17.              It is important to ensure the sustainability of the institutions that they are engaged with matters of wider importance where the voice of Northern Ireland needs to be clearly articulated. In this regard, NDNA’s stipulation that the Executive establish a Brexit sub-committee is a potentially positive contribution. NDNA states that “As a matter of urgency the sub-committee will consider Brexit-related issues and will initiate, as soon as is practicable, an assessment of the impact of Brexit on the institutions and North/South and East/West relationships” (Annex C: Sustainability of the Institutions, paragraph 3.5.). Although it is absolutely critical that the Northern Ireland Executive should have a clear understanding of and position on the impacts of Brexit, the success of the Brexit sub-committee will be dependent on the parties’ adopting an approach to the sub-committee’s work that considers those impacts on the totality of relations (North-South and East-West), and not one where individual parties take a selective approach to the relations impacted by Brexit (either North-South or East-West). Moreover, the UK Government must listen, respond to and act upon the views expressed by the Northern Ireland Executive in relation to ways of mitigating negative impacts, as informed by the work of the Brexit sub-committee. Otherwise, the Brexit sub-committee cannot effectively contribute to the sustainability of the institutions.

18.              Included in the NDNA’s priorities for a Programme for Government is the statement that in view of the “immediate and significant challenge facing the Executive […] in relation to dealing with the impact of Brexit […], the parties are agreed that the first priority for the Executive must be to ensure the best possible outcome for citizens and the economy, reflecting the priorities set out in the letter of August 2016 from the First Minister and deputy First Minister to the Prime Minister” (Annex D: Programme for Government, paragraph 4.6.8.). The UK Government must assess the extent to which the priorities set out in the August 2016 letter have been accommodated in its approach to Brexit and to the post-Brexit landscape it is developing. Its responsiveness to the Northern Ireland Executive’s expressed priorities in relation to the UK’s withdrawal from the EU will have an important bearing on the future sustainability of institutions, and perhaps an early test for both will be in terms of calls for an extension to the current transition period in view of the impact of the COVID-19 crisis on the negotiations over the future relations between the UK and the EU.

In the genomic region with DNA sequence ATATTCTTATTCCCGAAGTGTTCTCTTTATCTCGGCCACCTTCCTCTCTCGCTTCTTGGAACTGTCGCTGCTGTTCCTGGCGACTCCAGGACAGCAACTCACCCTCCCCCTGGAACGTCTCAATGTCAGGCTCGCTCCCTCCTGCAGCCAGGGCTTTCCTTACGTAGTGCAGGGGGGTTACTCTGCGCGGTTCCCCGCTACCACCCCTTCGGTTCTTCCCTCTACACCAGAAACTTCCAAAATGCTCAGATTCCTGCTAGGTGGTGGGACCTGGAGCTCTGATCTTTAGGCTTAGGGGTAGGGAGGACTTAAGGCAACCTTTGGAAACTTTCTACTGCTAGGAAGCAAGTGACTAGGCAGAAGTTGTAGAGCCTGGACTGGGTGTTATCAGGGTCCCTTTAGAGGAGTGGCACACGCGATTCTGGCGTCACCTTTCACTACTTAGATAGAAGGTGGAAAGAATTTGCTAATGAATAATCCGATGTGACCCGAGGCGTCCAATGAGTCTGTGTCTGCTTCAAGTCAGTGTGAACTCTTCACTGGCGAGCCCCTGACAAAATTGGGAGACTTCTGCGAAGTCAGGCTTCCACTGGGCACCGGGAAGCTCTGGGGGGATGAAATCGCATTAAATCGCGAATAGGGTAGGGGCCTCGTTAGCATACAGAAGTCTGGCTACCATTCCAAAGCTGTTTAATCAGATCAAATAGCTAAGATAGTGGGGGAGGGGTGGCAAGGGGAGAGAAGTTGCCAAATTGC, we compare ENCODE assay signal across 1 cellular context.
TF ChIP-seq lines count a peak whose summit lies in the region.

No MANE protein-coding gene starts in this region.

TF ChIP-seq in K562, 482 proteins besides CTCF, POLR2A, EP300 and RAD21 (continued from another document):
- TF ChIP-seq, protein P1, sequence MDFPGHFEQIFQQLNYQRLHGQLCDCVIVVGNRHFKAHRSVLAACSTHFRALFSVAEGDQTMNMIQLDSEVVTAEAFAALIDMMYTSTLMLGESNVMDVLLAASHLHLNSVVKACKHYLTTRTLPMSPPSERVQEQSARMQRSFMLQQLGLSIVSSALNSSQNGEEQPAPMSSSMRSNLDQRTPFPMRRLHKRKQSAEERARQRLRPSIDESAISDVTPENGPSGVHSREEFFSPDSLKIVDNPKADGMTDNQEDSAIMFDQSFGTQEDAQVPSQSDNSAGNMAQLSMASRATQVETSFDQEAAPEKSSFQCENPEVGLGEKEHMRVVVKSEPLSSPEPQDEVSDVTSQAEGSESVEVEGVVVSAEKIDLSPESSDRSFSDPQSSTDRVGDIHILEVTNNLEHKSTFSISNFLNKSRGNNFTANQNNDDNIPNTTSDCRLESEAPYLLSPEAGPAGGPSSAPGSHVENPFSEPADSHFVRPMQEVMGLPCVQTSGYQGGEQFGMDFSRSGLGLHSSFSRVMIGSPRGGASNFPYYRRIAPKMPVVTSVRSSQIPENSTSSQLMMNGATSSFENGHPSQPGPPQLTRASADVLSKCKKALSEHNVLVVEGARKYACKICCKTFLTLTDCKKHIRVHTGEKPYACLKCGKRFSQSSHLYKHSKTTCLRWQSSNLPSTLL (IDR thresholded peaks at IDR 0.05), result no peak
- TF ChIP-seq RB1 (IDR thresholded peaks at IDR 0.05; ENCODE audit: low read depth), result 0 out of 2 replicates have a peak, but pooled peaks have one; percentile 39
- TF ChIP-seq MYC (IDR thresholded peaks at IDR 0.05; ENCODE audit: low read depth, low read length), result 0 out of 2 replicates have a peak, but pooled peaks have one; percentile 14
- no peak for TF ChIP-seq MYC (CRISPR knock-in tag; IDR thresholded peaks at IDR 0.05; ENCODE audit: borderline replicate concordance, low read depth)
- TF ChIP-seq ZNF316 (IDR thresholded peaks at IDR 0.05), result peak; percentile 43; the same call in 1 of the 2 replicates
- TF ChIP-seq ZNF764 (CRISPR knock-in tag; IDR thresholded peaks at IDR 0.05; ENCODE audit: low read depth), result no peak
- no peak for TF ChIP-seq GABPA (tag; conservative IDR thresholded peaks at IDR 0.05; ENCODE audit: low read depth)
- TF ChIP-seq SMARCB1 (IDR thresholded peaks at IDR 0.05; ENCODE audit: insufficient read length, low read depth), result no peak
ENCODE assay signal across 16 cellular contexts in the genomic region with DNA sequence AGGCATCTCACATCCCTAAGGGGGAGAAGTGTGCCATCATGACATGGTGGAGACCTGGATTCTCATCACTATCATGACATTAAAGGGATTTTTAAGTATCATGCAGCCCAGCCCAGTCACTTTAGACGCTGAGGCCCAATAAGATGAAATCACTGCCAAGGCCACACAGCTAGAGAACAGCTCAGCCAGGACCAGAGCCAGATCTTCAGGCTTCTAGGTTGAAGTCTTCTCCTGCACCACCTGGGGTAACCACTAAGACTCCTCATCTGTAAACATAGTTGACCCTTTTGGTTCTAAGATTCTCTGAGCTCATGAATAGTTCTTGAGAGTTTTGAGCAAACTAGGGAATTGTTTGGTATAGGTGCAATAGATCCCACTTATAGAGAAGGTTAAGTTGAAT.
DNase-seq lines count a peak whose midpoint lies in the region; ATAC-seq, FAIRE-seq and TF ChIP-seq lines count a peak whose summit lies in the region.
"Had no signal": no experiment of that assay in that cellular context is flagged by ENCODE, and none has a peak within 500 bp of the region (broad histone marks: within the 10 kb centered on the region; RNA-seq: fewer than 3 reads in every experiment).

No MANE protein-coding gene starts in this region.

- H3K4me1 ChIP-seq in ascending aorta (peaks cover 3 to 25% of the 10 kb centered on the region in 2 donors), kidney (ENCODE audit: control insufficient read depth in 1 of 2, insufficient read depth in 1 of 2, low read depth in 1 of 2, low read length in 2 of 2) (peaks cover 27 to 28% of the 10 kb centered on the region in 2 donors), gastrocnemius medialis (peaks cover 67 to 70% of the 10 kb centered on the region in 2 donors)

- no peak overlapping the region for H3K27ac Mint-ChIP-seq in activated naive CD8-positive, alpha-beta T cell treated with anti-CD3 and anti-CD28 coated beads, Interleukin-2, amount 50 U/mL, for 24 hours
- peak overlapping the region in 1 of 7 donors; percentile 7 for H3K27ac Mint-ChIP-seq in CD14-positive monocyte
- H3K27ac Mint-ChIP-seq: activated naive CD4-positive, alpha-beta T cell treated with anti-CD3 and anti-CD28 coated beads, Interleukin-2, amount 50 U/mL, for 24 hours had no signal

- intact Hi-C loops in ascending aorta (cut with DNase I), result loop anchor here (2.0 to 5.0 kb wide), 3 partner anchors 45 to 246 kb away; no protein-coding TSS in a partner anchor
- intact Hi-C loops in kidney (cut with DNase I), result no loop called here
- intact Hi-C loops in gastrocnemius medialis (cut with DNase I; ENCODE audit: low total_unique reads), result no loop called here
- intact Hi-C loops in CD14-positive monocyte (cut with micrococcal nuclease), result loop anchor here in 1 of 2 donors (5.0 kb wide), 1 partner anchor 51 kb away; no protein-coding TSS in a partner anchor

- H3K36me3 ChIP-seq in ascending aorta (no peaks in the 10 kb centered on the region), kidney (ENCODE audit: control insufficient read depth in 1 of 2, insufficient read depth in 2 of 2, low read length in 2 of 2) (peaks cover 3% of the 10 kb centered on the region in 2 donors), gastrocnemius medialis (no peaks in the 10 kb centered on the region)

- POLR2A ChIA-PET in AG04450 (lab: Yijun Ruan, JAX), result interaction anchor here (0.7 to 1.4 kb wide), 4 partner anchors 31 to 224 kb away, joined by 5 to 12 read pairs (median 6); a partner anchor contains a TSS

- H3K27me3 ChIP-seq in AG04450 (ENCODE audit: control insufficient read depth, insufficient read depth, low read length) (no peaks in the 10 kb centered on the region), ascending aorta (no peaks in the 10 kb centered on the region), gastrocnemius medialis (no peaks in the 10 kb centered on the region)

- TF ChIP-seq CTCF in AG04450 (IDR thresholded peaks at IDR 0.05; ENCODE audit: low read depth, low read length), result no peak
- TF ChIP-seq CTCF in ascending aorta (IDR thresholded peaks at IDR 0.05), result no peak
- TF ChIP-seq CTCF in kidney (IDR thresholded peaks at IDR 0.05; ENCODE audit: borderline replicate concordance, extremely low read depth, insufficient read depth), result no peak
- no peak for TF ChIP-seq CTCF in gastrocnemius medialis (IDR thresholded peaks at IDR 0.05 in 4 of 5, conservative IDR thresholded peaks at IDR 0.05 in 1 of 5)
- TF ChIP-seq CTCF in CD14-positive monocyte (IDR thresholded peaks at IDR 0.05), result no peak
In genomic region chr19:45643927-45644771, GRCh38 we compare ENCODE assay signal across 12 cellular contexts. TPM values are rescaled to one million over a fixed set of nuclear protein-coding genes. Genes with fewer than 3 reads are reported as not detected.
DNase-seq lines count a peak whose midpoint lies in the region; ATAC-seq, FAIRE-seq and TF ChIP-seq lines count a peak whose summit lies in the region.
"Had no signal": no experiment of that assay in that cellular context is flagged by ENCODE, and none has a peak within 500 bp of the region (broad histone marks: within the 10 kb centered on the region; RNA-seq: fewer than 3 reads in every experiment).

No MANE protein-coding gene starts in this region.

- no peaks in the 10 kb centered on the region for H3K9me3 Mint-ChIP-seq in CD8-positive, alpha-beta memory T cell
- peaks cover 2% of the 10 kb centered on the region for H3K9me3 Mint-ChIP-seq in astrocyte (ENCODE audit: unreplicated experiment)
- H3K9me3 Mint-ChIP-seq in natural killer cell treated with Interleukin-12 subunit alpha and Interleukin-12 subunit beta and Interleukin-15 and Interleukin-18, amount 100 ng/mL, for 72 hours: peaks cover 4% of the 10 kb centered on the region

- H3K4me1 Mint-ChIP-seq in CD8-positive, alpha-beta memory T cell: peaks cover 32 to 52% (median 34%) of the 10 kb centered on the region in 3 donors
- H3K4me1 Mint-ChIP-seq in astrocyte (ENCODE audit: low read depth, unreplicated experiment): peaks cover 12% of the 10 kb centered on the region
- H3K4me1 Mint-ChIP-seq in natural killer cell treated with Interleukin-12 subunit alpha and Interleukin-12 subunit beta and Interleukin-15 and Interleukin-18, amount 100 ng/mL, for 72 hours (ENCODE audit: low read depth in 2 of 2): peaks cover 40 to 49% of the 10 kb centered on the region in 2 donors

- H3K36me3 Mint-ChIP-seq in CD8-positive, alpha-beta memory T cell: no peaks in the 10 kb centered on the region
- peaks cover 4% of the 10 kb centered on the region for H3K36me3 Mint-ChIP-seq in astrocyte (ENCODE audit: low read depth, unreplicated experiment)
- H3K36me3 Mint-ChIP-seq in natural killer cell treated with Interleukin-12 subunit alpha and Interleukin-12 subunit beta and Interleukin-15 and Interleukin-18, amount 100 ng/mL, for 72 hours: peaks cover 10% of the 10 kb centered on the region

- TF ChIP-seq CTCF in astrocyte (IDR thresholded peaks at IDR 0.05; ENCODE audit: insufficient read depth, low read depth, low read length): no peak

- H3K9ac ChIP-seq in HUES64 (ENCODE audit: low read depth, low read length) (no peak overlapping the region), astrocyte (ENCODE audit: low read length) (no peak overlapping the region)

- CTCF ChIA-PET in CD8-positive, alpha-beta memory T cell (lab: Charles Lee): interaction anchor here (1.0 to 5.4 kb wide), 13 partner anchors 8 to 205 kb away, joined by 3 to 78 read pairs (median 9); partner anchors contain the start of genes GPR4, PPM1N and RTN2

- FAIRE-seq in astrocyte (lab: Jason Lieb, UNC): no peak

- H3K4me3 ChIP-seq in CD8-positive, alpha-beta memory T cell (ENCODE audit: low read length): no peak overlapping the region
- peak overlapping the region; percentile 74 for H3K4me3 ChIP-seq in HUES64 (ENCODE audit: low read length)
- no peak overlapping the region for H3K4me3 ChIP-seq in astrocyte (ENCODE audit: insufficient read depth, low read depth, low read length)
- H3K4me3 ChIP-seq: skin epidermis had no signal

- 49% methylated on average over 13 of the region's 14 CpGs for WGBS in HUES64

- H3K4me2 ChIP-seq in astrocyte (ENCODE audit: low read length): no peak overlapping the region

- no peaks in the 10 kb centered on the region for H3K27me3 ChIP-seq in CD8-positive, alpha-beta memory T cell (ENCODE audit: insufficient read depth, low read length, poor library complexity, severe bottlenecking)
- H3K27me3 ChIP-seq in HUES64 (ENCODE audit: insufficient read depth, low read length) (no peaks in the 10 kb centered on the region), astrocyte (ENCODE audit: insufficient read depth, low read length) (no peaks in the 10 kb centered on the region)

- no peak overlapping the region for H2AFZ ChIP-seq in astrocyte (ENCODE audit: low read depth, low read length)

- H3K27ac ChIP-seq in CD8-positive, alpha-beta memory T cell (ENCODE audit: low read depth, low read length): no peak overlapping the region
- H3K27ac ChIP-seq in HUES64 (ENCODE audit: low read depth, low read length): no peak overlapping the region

April 2020



[1] This response was authored by Dr Anthony Soares, Director of the Centre for Cross Border Studies.

[2] “Written evidence submitted by Dr Esmond Birnie, Senior Economist, Ulster University Business School (NDE0001)” (2 April 2020), and “Written evidence submitted by Paul Mac Flynn, Co-Director, Nevin Economic Research Institute (NDE0002)” (2 April 2020), https://committees.parliament.uk/work/113/new-decade-new-approach-agreement/publications/written-evidence/ [last accessed 10/04/2020].

[3] Rafael Bengoa et al, Systems, not Structures: Changing Health & Social Care (October 2016), https://www.health-ni.gov.uk/sites/default/files/publications/health/expert-panel-full-report.pdf [last accessed 17/04/2020].

[4] Department of Health, Health and Wellbeing 2026: Delivering Together (May 2017), https://www.health-ni.gov.uk/sites/default/files/publications/health/health-and-wellbeing-2026-delivering-together.pdf; Des Kelly and John Kennedy, Power to People: Proposals to reboot adult care & support in N.I. (December 2017), https://www.health-ni.gov.uk/sites/default/files/publications/health/power-to-people-full-report.PDF [last accessed 17/04/2020].

[5] For more information see https://crossborder.ie/bringing-agreement-home-parts/.

[6] Paragraph 19 of Strand 2 states: “Consideration to be given to the establishment of an independent consultative forum appointed by the two Administrations, representative of civil society, comprising the social partners and other members with expertise in social, cultural, economic and other issues”.

[7] Paragraph 22 of the Agreement reads: “The Northern Ireland Executive would support the establishment of an independent North/South consultative forum appointed by the two Administrations and representative of civil society”.

[8] For more information on the “Towards a New Common Chapter” project see https://crossborder.ie/towards-a-new-common-chapter/, and the New Common Charter for Cooperation Within and Between these Islands can be accessed at https://crossborder.ie/site2015/wp-content/uploads/2019/05/A-New-Common-Charter-FINAL.pdf.